When it was sold to politicians in Brussels, the pitch for 
the directive on criminal measures aimed at enforcing IP 
rights in Europe (IPRED2) was all about commercial piracy 
and counterfeit goods that endanger health and safety.

The reality has turned out quite different. The current 
draft directive -- adopted last week by a key European 
Parliament committee -- will criminalize a wide range of 
activity that is currently lawful and has no connection to 
public health or safety. This is happening despite warnings 
by digital rights and consumer groups and tech industry 
bodies that the existing language was overbroad.

Our summary of the continuing problems:

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* Key Internet Censorship Law Struck Down Again

The ACLU, EFF, and a coalition of plaintiffs achieved a 
victory for online free speech when U.S. District Court 
Judge Lowell Reed ruled that a key Web censorship law 
violated the First Amendment and issued an order 
permanently blocking its enforcement.

Passed in 1998, the Child Online Protection Act (COPA) 
sought to restrict minors' online access to "harmful to 
minors" material -- that is, material that's sexual and 
inappropriate for those under the age of 17. Congress 
enacted COPA after the U.S. Supreme Court found its 
predecessor, the Communications Decency Act (CDA), 

COPA was intended to be less sweeping than the CDA by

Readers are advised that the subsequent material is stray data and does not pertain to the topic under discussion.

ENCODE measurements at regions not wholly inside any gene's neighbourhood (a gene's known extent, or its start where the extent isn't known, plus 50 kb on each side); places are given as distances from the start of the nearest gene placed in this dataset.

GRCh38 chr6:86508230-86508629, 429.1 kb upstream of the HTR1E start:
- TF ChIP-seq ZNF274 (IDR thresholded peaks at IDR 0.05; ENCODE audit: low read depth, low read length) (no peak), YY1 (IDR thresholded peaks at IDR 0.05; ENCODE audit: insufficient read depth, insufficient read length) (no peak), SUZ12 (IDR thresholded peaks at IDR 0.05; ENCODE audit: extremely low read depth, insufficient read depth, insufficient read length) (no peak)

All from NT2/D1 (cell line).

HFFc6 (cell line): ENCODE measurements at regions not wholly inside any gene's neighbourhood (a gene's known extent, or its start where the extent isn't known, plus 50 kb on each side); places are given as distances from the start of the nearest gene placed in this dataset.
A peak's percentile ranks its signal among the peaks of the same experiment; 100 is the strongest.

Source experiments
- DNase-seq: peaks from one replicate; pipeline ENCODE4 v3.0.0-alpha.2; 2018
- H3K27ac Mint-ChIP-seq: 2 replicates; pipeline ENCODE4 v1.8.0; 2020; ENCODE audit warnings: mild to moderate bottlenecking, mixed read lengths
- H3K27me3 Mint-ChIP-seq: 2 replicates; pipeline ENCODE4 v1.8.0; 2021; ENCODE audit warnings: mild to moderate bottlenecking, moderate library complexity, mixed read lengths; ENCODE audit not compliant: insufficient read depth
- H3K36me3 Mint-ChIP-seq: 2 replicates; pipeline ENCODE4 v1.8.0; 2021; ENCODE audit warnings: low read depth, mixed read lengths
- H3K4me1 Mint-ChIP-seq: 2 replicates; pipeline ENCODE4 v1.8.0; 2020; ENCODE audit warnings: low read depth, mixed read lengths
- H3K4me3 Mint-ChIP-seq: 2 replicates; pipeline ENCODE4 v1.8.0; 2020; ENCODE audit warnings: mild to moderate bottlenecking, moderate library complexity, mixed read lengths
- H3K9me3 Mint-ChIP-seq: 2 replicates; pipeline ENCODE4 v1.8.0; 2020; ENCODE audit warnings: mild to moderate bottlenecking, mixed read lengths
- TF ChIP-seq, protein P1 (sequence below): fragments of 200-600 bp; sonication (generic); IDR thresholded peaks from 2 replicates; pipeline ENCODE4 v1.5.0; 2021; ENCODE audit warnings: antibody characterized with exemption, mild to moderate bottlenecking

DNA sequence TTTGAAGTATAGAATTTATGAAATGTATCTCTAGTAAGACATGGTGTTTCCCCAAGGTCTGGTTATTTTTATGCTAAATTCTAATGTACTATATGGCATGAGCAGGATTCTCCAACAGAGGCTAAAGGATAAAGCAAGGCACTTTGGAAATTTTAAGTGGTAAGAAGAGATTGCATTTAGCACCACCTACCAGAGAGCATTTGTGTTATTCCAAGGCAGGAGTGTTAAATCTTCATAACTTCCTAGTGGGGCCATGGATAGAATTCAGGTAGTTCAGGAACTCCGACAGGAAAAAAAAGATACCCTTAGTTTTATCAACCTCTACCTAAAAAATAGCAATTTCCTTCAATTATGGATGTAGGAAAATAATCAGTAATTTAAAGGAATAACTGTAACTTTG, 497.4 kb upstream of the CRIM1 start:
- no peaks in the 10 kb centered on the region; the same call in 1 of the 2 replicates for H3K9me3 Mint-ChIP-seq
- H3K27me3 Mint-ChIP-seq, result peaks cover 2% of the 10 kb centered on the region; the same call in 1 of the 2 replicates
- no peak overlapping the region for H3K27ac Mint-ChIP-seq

censoring only "commercial" communications on the Web, thus 
ignoring email and all other forms of Internet speech, and 
by providing liability "safe harbors" for websites that 
restrict access by minors.

But these limits didn't save COPA for many, many reasons. 
For instance, Judge Reed found that COPA by its terms 
includes free websites that make money via advertising or 
through book sales of goods -- thus affecting EFF member-
plaintiff Bill Boushka, who writes about and advertises his 
book about gays in the military on his website.

COPA has two fundamental flaws. First, it's aimed at 
material that's completely legal for adults -- but as the 
judge found, there's no reasonable or feasible way to only 
restrict online access by minors without harming adult 
access. Second, it's less effective and more harmful to 
speech than parents' voluntarily managing their children's